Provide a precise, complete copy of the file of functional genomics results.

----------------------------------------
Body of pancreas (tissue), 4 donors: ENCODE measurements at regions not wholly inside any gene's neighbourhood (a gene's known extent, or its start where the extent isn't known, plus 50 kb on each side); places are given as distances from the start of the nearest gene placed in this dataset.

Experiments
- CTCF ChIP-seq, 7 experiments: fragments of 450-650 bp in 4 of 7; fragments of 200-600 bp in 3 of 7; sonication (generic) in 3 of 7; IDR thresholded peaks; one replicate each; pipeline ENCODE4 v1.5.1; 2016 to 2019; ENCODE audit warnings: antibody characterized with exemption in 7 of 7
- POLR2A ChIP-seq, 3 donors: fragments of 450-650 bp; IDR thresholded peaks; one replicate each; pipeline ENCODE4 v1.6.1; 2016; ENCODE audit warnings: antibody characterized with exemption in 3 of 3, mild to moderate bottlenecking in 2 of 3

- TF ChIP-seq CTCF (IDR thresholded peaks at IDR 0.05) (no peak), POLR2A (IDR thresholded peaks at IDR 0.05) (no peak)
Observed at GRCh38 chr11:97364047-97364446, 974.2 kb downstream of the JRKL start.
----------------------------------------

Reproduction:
Body of pancreas (tissue), 4 donors: ENCODE measurements at regions not wholly inside any gene's neighbourhood (a gene's known extent, or its start where the extent isn't known, plus 50 kb on each side); places are given as distances from the start of the nearest gene placed in this dataset.

Experiments
- CTCF ChIP-seq, 7 experiments: fragments of 450-650 bp in 4 of 7; fragments of 200-600 bp in 3 of 7; sonication (generic) in 3 of 7; IDR thresholded peaks; one replicate each; pipeline ENCODE4 v1.5.1; 2016 to 2019; ENCODE audit warnings: antibody characterized with exemption in 7 of 7
- POLR2A ChIP-seq, 3 donors: fragments of 450-650 bp; IDR thresholded peaks; one replicate each; pipeline ENCODE4 v1.6.1; 2016; ENCODE audit warnings: antibody characterized with exemption in 3 of 3, mild to moderate bottlenecking in 2 of 3

- TF ChIP-seq CTCF (IDR thresholded peaks at IDR 0.05) (no peak), POLR2A (IDR thresholded peaks at IDR 0.05) (no peak)
Observed at GRCh38 chr11:97364047-97364446, 974.2 kb downstream of the JRKL start.